One Man’s Trash….: Our Review of ‘Costa Brava, Lebanon’

Posted in Theatrical by - August 13, 2022
One Man’s Trash….: Our Review of ‘Costa Brava, Lebanon’

Any country can trace their problems from a few decades back and Lebanon, or at least the fictional version of the country in Mounia Akl’s Costa Brava, Lebanon, is no different. Those problems follow their citizens slowly but surely. Two children, Rim (Ceana and Geana Restom) and Tala (Nadia Charbel) live in a rural part of their country. They can thank their parents Souraya (Nadine Labaki) and Walid (Saleh Bakri) fot this good piece of real estate. Both left the capital Beirut for different reasons. But during the film’s present day, a construction company starts a project in the land next to theirs. Noise and trash disrupt the ecofriendly utopia that Souraya and Walid build for their family.

The project affects Rim the most and emotionally. Trash is a presence that comes both literally and metaphorically in Akl’s film. The project, by the way, is a statue of Lebanon’s president that they’re building next to the family lot. And they also build a dump next to both. This metaphor is aggressive yet passable, apparently having a culturally specific meaning to the country. Trash as a metaphor also manifests in multiple symbols. Walid catches Tala and his mother Zeina (Liliane Chacar Khoury) watching a video of Souraya’s popstar past. He uses the word ‘crap’ in the conversation, but he isn’t specific enough whether or not he’s referring to technology or his wife’s work as crap.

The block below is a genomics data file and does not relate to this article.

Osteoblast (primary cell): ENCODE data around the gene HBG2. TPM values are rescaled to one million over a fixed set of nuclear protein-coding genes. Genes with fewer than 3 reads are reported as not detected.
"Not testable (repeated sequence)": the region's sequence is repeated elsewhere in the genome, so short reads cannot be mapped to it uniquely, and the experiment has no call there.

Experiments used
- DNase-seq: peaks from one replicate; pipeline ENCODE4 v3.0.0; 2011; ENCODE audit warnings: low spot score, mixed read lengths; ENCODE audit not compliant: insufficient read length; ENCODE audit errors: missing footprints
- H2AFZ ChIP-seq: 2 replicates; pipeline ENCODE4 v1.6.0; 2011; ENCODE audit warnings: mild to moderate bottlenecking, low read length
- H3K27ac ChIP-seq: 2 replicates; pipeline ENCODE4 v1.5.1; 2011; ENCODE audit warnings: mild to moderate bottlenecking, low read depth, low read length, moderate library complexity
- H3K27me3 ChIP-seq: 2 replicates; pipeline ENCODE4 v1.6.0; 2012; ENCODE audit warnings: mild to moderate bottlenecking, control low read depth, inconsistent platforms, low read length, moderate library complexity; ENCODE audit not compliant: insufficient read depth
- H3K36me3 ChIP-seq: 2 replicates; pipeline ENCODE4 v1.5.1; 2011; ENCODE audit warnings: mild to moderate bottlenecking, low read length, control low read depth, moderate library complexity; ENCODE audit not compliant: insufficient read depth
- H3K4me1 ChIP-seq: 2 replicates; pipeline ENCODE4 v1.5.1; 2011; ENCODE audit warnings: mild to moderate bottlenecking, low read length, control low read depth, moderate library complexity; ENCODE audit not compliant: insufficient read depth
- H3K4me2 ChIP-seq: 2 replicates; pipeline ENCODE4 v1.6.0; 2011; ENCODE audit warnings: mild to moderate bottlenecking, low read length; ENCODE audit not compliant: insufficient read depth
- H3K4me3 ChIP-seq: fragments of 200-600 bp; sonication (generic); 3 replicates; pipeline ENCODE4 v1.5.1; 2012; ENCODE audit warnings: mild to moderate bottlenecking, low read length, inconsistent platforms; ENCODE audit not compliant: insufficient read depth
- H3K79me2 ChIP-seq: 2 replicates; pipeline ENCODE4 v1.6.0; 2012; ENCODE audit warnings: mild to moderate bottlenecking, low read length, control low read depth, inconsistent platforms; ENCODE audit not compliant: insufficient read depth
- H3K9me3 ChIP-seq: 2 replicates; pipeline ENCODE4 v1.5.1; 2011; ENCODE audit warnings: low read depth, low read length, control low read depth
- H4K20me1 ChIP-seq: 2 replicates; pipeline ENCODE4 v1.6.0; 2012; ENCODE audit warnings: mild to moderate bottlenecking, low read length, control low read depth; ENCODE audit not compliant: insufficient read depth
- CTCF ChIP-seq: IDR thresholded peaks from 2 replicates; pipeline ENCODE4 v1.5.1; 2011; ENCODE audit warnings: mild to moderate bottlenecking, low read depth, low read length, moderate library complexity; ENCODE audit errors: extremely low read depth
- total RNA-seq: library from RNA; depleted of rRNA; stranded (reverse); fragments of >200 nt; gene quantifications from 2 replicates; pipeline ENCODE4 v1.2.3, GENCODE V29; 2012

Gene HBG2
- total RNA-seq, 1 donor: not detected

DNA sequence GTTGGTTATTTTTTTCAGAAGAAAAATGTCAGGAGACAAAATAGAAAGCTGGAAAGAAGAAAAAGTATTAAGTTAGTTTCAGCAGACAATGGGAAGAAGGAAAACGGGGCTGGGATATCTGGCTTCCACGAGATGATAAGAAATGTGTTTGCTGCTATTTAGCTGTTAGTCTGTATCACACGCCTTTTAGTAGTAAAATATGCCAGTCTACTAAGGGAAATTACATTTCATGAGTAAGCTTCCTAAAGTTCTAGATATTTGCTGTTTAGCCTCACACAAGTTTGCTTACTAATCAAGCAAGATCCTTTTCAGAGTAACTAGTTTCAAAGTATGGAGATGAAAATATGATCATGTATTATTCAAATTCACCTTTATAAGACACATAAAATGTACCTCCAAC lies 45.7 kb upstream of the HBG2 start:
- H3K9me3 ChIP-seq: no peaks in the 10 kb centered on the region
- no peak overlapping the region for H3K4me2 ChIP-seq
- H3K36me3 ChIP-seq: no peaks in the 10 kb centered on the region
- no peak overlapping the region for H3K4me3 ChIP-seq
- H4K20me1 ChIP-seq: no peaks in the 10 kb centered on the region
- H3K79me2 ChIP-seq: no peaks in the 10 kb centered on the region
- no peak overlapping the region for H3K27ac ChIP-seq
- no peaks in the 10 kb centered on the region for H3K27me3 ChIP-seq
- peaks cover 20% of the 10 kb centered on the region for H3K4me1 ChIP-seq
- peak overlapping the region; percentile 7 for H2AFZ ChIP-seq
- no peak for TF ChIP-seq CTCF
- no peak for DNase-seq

Interesting. Anyway, context is important and surprisingly, that’s something some critics overlook. Costa Brava comes out as one of a few examples of isolation cinema, and sometimes that factors into Akl’s film’s subjective enjoyment. That’s not my experience here. Because personally, it’s probably been months since I saw a film about a family or a group of people intentionally hiding in the woods. Akl’s only hindrance here is, again, her use of metaphors that can come across to Western critics as aggressive. I’m sure the presence of trash can change the colour of one’s water. But the biblical reference feels a little much and may make some people roll their eyes a bit.

What saves Costa Brava though is that it’s not the cagiest isolation film out of the ones I saw in the past three months. The core five characters are enough to keep the film’s dynamics fresh, and all five have different perspectives. One of those perspectives is Tala’s, whose crush on one of the government works may be more than that. Some people go but for the most part the newcomers make the film interesting. That’s especially true when Tala and Rim’s aunt Alia (Yumma Mawran) flies from Colombia, telling the children that their father might not be right about everything. It’s a cliche, and the children already know it, but the execution of some tropes make some films like this work.

Costa Brava, Lebanon comes to the Revue on August 12.

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While Paolo Kagaoan is not taking long walks in shrubbed areas, he occasionally watch movies and write about them. His credentials are as follows: he has a double major in English and Art History. This means that, for example, he will gush at the art direction in the Amityville house and will want to live there, which is a terrible idea because that house has ghosts. Follow him @paolokagaoan on Instagram but not while you're working.
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